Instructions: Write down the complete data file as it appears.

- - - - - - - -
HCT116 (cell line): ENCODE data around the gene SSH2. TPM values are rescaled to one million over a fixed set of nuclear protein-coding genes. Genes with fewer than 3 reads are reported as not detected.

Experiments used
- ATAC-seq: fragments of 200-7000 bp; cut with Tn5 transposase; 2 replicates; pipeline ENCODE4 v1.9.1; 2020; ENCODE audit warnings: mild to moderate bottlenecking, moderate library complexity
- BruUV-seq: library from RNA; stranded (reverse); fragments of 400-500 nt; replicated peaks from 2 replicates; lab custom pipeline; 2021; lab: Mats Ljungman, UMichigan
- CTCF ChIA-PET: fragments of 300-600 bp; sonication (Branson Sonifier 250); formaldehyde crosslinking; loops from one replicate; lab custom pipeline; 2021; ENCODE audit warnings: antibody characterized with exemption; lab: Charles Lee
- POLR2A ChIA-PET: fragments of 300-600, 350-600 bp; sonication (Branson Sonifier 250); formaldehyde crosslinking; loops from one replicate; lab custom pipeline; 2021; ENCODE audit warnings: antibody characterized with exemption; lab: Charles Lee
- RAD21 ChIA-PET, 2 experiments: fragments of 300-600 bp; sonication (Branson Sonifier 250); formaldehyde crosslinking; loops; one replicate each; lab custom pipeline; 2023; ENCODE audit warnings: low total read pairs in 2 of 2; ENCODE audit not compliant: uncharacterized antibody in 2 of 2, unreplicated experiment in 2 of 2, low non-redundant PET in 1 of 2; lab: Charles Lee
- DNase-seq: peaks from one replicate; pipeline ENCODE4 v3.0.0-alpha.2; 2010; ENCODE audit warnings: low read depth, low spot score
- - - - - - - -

HCT116 (cell line): ENCODE data around the gene SSH2. TPM values are rescaled to one million over a fixed set of nuclear protein-coding genes. Genes with fewer than 3 reads are reported as not detected.

Experiments used
- ATAC-seq: fragments of 200-7000 bp; cut with Tn5 transposase; 2 replicates; pipeline ENCODE4 v1.9.1; 2020; ENCODE audit warnings: mild to moderate bottlenecking, moderate library complexity
- BruUV-seq: library from RNA; stranded (reverse); fragments of 400-500 nt; replicated peaks from 2 replicates; lab custom pipeline; 2021; lab: Mats Ljungman, UMichigan
- CTCF ChIA-PET: fragments of 300-600 bp; sonication (Branson Sonifier 250); formaldehyde crosslinking; loops from one replicate; lab custom pipeline; 2021; ENCODE audit warnings: antibody characterized with exemption; lab: Charles Lee
- POLR2A ChIA-PET: fragments of 300-600, 350-600 bp; sonication (Branson Sonifier 250); formaldehyde crosslinking; loops from one replicate; lab custom pipeline; 2021; ENCODE audit warnings: antibody characterized with exemption; lab: Charles Lee
- RAD21 ChIA-PET, 2 experiments: fragments of 300-600 bp; sonication (Branson Sonifier 250); formaldehyde crosslinking; loops; one replicate each; lab custom pipeline; 2023; ENCODE audit warnings: low total read pairs in 2 of 2; ENCODE audit not compliant: uncharacterized antibody in 2 of 2, unreplicated experiment in 2 of 2, low non-redundant PET in 1 of 2; lab: Charles Lee
- DNase-seq: peaks from one replicate; pipeline ENCODE4 v3.0.0-alpha.2; 2010; ENCODE audit warnings: low read depth, low spot score